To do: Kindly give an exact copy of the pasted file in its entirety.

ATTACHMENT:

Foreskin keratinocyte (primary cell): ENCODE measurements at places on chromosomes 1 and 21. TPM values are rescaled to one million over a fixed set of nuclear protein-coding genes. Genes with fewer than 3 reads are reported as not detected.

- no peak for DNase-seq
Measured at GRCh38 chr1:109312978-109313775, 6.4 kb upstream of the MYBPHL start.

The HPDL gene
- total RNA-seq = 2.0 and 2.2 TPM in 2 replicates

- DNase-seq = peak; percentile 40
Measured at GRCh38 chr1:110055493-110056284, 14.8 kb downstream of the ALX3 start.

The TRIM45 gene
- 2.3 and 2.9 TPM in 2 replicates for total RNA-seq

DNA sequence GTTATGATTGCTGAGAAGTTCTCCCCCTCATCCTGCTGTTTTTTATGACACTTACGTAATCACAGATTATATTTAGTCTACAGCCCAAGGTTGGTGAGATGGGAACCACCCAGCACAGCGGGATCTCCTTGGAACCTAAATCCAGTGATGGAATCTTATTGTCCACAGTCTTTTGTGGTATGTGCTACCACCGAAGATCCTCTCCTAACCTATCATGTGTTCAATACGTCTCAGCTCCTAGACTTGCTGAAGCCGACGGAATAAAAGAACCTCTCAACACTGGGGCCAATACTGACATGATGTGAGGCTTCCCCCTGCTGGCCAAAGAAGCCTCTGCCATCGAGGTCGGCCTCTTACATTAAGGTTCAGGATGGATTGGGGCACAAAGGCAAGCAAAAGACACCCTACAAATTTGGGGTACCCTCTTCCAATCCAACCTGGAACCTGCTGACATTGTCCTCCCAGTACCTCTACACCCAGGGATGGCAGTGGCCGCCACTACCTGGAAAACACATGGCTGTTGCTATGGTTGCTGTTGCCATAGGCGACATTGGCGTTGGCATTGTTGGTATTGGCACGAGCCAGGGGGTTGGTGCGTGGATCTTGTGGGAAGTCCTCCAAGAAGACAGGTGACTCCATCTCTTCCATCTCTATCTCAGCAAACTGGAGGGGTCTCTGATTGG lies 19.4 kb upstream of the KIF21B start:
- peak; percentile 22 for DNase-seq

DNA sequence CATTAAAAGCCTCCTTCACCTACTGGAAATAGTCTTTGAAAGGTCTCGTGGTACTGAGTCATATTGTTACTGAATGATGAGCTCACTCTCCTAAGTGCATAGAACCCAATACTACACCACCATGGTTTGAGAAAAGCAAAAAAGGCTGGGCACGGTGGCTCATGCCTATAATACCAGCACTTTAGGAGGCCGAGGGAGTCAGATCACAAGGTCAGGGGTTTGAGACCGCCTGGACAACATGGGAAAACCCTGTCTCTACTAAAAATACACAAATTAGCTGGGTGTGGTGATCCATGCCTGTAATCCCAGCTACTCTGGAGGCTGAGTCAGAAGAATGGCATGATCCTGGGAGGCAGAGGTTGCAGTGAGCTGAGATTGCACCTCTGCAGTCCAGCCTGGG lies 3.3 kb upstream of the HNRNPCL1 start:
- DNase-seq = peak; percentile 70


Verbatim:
Foreskin keratinocyte (primary cell): ENCODE measurements at places on chromosomes 1 and 21. TPM values are rescaled to one million over a fixed set of nuclear protein-coding genes. Genes with fewer than 3 reads are reported as not detected.

- no peak for DNase-seq
Measured at GRCh38 chr1:109312978-109313775, 6.4 kb upstream of the MYBPHL start.

The HPDL gene
- total RNA-seq = 2.0 and 2.2 TPM in 2 replicates

- DNase-seq = peak; percentile 40
Measured at GRCh38 chr1:110055493-110056284, 14.8 kb downstream of the ALX3 start.

The TRIM45 gene
- 2.3 and 2.9 TPM in 2 replicates for total RNA-seq

DNA sequence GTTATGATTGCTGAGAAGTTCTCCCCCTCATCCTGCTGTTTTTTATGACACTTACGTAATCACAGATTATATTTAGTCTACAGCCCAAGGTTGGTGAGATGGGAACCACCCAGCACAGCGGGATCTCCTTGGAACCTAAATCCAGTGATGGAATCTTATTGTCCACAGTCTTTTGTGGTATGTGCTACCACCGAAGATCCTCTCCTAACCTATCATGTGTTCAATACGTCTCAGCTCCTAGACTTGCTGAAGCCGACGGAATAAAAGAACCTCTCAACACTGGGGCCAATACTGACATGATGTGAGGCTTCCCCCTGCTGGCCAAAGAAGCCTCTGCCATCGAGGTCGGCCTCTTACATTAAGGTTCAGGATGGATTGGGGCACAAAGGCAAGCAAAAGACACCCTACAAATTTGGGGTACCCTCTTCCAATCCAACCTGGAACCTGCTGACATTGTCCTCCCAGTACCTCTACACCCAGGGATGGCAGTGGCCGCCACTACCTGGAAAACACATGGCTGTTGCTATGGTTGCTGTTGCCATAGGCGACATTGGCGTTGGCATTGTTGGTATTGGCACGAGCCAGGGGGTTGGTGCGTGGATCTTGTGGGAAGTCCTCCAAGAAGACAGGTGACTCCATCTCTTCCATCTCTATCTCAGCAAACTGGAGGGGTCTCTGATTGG lies 19.4 kb upstream of the KIF21B start:
- peak; percentile 22 for DNase-seq

DNA sequence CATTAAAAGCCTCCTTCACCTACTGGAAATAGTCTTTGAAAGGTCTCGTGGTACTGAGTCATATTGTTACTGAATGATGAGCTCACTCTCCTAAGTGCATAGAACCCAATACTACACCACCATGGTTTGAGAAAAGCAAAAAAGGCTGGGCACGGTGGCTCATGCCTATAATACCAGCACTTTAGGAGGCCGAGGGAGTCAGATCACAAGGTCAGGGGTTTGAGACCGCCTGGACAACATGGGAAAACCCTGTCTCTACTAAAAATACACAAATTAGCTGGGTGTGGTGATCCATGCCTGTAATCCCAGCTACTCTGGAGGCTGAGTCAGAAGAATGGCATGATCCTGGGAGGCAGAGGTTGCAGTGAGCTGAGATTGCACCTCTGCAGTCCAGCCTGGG lies 3.3 kb upstream of the HNRNPCL1 start:
- DNase-seq = peak; percentile 70